(B) Matter and energy.

      (i) Matter can be classified as elements, compounds, or mixtures. Students have already had experience with mixtures in Grade 5, so Grade 6 will concentrate on developing an understanding of elements and compounds. It is important that students learn the differences between elements and compounds based on observations, description of physical properties, and chemical reactions. Elements are represented by chemical symbols, while compounds are represented by chemical formulas. Subsequent grades will learn about the differences at the molecular and atomic level.

      (ii) Elements are classified as metals, nonmetals, and metalloids based on their physical properties. The elements are divided into three groups on the Periodic Table. Each different substance usually has a different density, so density can be used as an identifying property. Therefore, calculating density aids classification of substances.

      (iii) Energy resources are available on a renewable or nonrenewable basis. Understanding the origins and uses of these resources enables informed decision making. Students should consider the ethical/social issues surrounding Earth's natural energy resources, while looking at the advantages and disadvantages of their long-term uses.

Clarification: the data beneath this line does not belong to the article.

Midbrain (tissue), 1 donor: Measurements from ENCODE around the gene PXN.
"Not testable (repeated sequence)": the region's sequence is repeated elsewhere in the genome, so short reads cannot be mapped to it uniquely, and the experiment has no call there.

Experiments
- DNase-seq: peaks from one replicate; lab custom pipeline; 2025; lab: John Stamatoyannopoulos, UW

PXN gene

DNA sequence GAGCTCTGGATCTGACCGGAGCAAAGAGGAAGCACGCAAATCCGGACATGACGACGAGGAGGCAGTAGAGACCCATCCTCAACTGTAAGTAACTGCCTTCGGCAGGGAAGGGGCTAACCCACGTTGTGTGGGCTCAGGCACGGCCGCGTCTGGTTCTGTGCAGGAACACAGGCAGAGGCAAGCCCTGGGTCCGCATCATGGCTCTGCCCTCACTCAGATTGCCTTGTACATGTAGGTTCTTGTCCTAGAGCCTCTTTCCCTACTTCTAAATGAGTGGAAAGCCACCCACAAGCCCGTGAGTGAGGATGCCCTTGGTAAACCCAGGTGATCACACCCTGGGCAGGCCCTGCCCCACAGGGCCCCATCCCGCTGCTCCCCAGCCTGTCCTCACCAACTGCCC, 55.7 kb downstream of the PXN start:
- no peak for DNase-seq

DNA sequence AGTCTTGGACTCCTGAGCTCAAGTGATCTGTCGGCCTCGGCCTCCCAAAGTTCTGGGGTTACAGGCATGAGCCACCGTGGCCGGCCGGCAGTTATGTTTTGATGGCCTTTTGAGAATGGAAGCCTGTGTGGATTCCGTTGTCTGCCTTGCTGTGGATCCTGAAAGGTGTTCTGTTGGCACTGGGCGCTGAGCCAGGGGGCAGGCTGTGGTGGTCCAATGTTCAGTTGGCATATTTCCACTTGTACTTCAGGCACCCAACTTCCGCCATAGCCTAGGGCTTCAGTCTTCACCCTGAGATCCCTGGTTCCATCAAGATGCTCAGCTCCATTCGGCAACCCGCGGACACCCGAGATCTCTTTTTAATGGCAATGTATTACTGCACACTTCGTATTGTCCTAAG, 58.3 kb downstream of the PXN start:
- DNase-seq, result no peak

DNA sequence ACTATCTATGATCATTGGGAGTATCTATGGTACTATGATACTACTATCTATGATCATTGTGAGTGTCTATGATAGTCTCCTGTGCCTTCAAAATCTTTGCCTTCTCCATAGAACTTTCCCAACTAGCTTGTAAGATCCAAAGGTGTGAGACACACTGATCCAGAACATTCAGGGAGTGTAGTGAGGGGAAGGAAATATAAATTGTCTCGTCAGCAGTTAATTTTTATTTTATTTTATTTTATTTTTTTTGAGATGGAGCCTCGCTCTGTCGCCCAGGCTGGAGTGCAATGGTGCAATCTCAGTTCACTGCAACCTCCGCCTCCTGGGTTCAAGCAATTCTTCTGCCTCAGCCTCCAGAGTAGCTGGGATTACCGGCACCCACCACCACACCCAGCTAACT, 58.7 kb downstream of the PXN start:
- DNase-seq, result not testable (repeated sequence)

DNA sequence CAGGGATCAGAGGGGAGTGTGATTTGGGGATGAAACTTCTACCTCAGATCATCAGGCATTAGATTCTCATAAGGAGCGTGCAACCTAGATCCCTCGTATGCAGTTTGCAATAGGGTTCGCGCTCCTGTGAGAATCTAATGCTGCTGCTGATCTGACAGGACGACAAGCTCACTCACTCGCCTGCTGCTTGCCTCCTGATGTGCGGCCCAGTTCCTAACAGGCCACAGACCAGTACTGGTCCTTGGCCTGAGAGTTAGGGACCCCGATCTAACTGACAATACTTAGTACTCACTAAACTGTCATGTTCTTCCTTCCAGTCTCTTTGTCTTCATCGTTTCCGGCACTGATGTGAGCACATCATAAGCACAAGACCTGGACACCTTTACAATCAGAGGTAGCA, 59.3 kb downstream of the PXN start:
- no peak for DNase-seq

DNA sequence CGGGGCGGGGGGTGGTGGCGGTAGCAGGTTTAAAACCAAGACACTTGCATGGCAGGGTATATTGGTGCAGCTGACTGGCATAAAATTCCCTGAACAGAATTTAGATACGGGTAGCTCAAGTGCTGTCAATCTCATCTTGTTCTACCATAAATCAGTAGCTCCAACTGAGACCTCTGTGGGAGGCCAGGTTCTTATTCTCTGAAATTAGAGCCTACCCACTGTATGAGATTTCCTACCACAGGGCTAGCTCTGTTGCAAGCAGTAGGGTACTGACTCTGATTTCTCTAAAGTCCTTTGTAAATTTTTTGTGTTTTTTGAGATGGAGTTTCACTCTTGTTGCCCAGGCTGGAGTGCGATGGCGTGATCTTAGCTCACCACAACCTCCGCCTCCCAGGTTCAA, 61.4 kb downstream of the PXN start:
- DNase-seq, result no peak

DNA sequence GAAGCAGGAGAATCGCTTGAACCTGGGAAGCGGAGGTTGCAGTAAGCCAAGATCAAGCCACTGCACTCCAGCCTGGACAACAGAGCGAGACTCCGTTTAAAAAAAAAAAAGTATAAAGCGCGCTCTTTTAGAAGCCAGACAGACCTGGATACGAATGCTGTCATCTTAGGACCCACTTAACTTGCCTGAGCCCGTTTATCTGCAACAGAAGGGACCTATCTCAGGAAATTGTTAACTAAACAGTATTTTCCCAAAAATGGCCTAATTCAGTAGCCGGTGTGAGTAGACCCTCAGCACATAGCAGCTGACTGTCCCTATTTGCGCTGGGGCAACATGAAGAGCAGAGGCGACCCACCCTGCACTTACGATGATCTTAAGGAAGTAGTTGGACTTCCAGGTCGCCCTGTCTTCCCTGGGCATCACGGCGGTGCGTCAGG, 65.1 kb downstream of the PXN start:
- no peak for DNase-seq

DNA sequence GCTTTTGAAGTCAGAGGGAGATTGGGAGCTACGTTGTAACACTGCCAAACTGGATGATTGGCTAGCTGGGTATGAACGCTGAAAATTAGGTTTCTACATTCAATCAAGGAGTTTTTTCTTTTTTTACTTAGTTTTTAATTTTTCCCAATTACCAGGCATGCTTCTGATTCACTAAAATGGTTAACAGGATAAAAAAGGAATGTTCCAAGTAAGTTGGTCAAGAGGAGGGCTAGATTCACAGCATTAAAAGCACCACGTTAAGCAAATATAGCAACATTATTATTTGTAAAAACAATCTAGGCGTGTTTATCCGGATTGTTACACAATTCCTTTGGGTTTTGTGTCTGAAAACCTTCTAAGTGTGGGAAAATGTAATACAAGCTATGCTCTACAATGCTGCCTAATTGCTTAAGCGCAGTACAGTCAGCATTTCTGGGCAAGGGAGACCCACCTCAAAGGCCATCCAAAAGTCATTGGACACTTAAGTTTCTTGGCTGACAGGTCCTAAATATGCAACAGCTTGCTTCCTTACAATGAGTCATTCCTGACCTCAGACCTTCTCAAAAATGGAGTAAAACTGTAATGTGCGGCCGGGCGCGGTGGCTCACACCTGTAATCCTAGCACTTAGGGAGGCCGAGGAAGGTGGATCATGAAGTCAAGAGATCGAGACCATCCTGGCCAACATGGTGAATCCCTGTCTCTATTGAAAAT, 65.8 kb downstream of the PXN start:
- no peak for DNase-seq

(C) Force, motion, and energy. Energy occurs in two types, potential and kinetic, and can take several forms. Thermal energy can be transferred by conduction, convection, or radiation. It can also be changed from one form to another. Students will investigate the relationship between force and motion using a variety of means, including calculations and measurements.

    (D) Earth and space. The focus of this strand is on introducing Earth's processes. Students should develop an understanding of Earth as part of our solar system. The topics include organization of our solar system, the role of gravity, and space exploration.

    (E) Organisms and environments. Students will gain an understanding of the broadest taxonomic classifications of organisms and how characteristics determine their classification. The other major topics developed in this strand include the interdependence between organisms and their environments and the levels of organization within an ecosystem.